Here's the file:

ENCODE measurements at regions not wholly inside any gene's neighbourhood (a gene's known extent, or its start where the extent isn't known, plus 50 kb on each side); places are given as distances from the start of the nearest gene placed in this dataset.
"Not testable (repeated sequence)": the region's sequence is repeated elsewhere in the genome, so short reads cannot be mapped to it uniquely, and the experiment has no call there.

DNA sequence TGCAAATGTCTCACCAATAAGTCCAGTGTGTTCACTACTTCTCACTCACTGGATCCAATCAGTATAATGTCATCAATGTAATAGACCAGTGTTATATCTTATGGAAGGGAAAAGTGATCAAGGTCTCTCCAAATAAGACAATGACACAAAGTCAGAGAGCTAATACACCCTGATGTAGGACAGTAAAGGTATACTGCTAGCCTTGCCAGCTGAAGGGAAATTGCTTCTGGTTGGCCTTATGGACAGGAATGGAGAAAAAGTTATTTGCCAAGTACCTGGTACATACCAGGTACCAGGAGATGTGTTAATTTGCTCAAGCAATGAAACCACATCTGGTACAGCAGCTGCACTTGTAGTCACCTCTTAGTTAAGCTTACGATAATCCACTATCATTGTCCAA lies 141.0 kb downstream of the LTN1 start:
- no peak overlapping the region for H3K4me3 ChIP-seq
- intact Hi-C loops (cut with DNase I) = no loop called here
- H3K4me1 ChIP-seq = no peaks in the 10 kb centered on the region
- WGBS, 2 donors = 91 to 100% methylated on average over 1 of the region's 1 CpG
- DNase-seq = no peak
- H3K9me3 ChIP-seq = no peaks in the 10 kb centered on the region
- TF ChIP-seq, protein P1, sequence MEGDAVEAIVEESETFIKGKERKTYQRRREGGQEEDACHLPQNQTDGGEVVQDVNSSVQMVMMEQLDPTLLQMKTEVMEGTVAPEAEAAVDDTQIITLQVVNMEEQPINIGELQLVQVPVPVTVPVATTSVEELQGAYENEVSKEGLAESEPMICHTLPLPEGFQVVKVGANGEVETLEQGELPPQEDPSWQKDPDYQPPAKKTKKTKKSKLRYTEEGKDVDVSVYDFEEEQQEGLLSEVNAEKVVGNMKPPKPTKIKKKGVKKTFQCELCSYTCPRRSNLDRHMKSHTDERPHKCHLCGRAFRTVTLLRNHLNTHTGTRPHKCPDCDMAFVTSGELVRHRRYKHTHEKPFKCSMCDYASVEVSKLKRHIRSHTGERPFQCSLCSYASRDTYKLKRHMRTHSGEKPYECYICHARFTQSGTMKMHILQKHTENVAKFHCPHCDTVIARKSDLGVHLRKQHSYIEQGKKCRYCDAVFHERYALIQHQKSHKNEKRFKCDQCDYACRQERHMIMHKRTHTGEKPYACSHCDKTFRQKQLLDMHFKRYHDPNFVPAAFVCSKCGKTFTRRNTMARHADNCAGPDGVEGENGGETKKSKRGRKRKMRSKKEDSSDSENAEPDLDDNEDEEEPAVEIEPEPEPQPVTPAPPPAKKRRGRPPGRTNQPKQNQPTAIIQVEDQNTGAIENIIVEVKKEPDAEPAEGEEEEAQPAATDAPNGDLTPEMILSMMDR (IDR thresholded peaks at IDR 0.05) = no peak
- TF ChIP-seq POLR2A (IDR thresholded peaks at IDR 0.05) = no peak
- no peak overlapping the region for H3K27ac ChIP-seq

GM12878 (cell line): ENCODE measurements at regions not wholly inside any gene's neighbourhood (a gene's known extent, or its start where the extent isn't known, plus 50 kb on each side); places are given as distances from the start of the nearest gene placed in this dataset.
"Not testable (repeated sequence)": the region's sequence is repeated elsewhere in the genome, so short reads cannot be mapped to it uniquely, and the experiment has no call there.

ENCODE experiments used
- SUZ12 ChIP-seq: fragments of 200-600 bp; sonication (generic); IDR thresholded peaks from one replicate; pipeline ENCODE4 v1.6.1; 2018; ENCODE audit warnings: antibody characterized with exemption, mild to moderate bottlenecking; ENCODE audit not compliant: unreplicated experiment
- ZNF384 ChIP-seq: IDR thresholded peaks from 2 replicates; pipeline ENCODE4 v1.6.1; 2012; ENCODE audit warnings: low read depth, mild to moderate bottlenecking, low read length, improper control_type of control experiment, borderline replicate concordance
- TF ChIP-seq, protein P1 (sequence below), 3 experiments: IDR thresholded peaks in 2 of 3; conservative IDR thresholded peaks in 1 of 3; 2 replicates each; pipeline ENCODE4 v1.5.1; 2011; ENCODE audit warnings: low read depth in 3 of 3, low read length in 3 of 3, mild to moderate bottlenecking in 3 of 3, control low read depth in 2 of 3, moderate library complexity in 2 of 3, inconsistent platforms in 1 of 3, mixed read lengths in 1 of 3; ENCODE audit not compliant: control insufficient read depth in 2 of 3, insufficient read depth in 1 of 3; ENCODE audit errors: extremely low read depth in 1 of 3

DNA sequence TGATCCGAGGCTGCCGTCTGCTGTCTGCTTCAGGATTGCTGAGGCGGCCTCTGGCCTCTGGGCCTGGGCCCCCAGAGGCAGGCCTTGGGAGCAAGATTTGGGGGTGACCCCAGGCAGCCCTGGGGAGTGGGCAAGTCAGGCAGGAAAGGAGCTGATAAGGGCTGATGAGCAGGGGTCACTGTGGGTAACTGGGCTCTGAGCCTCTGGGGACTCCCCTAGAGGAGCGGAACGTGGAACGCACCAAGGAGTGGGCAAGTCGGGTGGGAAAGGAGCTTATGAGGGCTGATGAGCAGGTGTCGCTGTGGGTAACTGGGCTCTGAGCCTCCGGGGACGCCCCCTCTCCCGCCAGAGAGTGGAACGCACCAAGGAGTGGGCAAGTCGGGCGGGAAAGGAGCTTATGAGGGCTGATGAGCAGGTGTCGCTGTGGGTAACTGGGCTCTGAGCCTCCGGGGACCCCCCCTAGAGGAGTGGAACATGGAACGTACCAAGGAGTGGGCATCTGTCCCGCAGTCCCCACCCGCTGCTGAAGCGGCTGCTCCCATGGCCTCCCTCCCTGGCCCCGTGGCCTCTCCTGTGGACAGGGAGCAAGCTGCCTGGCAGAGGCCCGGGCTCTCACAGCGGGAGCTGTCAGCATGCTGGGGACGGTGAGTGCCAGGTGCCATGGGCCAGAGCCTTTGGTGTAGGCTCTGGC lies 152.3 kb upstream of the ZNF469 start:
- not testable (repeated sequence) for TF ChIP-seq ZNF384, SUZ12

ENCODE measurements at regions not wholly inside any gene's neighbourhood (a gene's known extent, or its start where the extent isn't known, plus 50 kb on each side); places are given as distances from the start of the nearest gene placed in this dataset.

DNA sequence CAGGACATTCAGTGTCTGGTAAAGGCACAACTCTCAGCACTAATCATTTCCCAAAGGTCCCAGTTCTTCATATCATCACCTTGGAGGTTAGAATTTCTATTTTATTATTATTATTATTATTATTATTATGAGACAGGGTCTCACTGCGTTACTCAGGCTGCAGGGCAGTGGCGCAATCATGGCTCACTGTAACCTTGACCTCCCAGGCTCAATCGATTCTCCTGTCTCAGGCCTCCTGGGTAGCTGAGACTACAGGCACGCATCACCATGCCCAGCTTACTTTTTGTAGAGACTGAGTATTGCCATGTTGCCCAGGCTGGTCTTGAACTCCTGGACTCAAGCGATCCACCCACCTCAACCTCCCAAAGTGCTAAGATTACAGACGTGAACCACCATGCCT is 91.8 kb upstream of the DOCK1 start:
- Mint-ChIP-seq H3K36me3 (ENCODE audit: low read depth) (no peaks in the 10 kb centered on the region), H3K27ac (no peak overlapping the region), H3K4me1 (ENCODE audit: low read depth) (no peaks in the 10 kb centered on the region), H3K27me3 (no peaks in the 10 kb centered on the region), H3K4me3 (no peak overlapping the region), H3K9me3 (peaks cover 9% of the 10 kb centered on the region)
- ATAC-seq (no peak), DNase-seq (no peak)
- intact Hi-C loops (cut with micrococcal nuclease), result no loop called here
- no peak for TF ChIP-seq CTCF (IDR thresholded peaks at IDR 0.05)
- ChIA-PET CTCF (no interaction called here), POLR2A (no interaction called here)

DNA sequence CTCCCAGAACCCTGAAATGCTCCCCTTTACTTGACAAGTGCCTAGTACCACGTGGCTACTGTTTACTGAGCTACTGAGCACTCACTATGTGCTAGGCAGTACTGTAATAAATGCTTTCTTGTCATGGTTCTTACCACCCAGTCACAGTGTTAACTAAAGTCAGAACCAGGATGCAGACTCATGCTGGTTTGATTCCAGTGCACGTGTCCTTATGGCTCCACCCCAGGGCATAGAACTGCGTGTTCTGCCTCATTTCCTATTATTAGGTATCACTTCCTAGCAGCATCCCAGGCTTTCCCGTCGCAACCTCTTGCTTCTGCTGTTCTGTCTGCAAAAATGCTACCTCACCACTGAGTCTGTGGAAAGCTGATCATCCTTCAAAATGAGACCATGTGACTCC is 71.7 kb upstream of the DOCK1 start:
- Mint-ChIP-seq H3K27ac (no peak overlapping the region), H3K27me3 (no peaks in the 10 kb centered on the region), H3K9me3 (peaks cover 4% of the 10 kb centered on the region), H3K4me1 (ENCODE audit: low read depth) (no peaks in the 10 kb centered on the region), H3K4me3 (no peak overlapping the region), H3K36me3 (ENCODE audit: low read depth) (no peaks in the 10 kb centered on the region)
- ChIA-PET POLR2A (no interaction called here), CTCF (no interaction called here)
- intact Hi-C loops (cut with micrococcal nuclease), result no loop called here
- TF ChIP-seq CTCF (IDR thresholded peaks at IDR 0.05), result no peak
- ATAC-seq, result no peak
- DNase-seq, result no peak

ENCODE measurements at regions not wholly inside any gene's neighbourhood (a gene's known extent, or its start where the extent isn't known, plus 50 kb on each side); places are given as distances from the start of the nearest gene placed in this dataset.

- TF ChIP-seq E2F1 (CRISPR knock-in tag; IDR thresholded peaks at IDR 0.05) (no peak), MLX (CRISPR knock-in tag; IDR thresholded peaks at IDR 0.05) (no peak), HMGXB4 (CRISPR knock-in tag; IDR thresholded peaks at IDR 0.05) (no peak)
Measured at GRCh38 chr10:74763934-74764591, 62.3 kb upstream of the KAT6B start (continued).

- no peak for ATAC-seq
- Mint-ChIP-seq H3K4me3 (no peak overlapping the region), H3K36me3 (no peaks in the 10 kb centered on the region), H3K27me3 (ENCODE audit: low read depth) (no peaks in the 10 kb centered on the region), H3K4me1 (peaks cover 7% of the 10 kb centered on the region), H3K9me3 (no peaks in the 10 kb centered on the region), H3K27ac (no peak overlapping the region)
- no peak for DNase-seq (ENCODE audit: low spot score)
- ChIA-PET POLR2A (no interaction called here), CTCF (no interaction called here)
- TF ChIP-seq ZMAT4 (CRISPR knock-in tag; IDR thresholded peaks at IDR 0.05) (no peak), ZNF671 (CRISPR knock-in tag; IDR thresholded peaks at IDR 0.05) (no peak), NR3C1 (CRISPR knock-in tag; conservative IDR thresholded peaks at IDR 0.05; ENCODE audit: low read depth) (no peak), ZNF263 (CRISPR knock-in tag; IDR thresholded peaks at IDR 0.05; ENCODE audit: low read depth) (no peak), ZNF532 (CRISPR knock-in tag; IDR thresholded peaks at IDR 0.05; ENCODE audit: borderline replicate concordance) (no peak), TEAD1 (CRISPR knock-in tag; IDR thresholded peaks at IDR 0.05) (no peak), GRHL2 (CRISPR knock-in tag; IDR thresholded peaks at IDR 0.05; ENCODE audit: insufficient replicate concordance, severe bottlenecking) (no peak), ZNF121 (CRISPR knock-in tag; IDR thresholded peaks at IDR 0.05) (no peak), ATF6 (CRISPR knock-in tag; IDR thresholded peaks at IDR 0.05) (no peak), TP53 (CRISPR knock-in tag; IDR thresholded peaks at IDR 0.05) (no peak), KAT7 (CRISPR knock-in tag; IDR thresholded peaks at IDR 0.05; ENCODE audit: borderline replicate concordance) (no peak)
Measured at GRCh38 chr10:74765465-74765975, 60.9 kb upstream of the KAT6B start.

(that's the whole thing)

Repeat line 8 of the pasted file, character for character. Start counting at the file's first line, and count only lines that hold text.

- DNase-seq = no peak